CORNER BROOK A Corner Brook man is very familiar with the effects of bullying and suicide on those who are left behind.
Christian Corbet is organizing a candlelight vigil tonight to mark the Day of Purple, an event remembering those who committed suicide as a result of bullying.
When the Corner Brook artist was 32 years old his mother drove her car from Brampton to Orangeville, Ont. one February night, swallowing numerous pills, including antidepressants, along the way.
She stopped the car when she got to a park at the dead end of a road. She locked herself out of the car.
A couple of joggers found her dead the next day about 50 feet from the car wearing a light sweater and track pants.
She may not have been the subject of ridicule or violence right before she died, but Corbet believes being bullied set her on a course toward suicide.
That was not his family’s first brush with suicide.
When he was four, Corbet and his family went to his mother’s parents house on Christmas Day. When they arrived they were met by his grandfather who warned them not to go in the house.
The whole family went inside and when they got to the kitchen, they saw blood spattered on the walls and a crimson trail leading around the corner.
His grandmother had tried to commit suicide by slashing her wrists.
“That vision in my head, I’ve tried to shake it and I just can’t,” Corbet said.
“To this very day I just can’t.”
His grandfather had gone next door to deliver some Christmas gifts and in the time he was gone, she had tried to kill herself.
“She survived, but I heard stories from my mother that she was bullied for things like she was diabetic,” Corbet said.
He said his grandmother was constantly tormented by people in her community.
She was morbidly obese, had survived heart attacks, severe weight loss and severe weight gains. She’d been in comas a couple of times and survived that, too.
Corbet was the target of bullies himself as a child. He was overweight, his family had more money than the families of most other children he knew and he wasn’t clear on his sexuality at the time.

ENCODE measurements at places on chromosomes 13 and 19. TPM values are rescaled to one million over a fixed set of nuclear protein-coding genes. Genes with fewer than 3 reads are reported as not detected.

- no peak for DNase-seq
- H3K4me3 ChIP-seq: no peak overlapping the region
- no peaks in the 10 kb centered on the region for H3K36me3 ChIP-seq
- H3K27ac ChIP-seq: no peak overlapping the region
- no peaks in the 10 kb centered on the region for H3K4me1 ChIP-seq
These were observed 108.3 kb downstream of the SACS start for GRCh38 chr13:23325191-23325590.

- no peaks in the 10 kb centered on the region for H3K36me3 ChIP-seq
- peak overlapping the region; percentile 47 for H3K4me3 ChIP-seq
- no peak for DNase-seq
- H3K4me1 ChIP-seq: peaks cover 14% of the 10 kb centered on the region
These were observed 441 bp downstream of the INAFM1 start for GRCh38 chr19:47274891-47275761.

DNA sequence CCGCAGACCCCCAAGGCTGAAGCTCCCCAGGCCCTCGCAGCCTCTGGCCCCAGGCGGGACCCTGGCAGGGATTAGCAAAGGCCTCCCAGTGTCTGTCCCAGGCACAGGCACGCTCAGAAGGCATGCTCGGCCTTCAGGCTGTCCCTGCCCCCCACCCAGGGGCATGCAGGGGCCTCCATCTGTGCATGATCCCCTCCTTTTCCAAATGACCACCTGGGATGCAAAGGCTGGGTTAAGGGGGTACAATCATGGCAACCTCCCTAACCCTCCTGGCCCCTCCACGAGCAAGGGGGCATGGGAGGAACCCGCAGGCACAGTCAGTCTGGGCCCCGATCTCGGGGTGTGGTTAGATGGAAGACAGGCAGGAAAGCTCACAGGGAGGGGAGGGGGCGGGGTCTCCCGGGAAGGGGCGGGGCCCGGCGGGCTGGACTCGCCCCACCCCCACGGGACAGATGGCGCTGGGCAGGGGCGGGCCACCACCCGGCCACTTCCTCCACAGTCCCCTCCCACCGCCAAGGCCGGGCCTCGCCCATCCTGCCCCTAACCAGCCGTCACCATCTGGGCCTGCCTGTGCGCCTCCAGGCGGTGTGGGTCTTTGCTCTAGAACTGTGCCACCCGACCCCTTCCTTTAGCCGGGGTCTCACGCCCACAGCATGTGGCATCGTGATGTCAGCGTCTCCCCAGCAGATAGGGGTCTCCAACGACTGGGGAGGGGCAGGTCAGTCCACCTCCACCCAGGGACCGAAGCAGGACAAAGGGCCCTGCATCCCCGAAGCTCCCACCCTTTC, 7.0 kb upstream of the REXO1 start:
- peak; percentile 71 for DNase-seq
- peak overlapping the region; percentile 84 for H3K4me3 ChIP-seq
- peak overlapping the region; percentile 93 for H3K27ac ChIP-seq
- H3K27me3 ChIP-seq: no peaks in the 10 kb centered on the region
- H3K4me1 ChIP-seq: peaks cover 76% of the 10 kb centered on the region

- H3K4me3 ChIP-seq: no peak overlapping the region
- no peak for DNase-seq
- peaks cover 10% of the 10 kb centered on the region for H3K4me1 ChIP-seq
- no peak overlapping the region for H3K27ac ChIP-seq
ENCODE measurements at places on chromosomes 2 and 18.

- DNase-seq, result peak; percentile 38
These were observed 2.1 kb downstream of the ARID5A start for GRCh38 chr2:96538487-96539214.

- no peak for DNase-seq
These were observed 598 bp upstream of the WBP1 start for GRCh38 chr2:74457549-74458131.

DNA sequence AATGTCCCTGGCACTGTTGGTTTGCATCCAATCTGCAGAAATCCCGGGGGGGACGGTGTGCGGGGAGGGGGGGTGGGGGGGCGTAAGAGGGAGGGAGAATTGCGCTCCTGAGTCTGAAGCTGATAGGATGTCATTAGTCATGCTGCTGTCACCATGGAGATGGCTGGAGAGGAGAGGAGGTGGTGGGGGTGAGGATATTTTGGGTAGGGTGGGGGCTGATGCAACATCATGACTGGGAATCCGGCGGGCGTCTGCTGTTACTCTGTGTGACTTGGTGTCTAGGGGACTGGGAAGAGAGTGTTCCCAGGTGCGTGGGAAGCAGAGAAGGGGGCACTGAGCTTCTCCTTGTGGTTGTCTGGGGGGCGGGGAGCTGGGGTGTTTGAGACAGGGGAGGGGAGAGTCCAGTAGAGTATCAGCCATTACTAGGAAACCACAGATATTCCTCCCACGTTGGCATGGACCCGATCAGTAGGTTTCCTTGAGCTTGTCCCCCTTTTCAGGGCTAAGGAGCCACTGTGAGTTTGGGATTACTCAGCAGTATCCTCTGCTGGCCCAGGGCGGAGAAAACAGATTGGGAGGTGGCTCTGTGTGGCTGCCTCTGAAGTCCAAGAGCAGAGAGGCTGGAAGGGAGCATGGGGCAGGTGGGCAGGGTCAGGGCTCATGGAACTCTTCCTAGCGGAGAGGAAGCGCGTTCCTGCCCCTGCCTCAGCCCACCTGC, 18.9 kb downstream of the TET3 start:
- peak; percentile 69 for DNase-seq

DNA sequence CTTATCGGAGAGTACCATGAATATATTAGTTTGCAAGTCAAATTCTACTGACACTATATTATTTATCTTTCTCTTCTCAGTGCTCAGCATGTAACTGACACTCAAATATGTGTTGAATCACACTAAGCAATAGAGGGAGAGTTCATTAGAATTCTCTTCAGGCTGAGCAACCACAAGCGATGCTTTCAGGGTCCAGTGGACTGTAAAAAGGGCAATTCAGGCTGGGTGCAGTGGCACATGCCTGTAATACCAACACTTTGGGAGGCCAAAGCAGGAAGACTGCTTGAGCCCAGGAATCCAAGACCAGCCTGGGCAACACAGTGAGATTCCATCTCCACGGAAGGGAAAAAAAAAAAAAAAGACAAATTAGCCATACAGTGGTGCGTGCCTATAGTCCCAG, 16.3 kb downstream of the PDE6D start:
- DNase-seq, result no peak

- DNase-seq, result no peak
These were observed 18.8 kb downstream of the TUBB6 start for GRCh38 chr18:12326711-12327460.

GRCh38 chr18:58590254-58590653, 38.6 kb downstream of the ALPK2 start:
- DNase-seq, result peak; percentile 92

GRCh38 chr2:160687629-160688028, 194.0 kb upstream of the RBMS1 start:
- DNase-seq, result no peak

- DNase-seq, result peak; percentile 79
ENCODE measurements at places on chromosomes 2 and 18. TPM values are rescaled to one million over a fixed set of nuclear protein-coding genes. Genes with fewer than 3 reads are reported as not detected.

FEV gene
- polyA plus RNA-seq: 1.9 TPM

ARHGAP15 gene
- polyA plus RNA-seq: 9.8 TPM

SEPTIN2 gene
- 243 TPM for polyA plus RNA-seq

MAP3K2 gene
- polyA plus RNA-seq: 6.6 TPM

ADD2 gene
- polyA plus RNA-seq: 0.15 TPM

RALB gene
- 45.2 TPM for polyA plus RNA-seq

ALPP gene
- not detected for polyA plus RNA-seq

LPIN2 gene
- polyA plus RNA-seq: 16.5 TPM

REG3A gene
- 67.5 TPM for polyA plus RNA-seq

“I was picked on because everyone else knew I was gay, but I didn’t at the time,” he said.
“I don’t think anyone’s exempt from being bullied. I think everyone has been bullied.”
People need to learn to treat people better, he said and being beaten up on a daily basis is unacceptable.
One particularly hurtful incident was harder than having his head sat upon because it came as an attack on his independence.
He remembers locking up his bike outside school when he was around 13.
When he came out, he didn’t get very far before a pedal came off. He tried to fix it and couldn’t, but managed to start riding again. Then the seat gave way. As he worked at one problem another cropped up in a frustrating cascade.
“Granted, that could be seen as a Charlie Chaplin comedy skit, but when you’ve endured so many years of torment and bullying and this was such a silent way of doing it, that it was even more painful,” he said.
“They couldn’t even say to my face how they felt about me — the collapse of a bicycle.”
In the past Corbet said he hadn’t encountered significant problems with bullying in Corner Brook. For him that’s true, but harassment is still a big problem.
“Corner Brook’s been good,” he said. “This whole island has been good, but bullying is happening all the time. I think people don’t realize that it is bullying.”
The event goes ahead 10 p.m. tonight at the Capt. James Cook monument.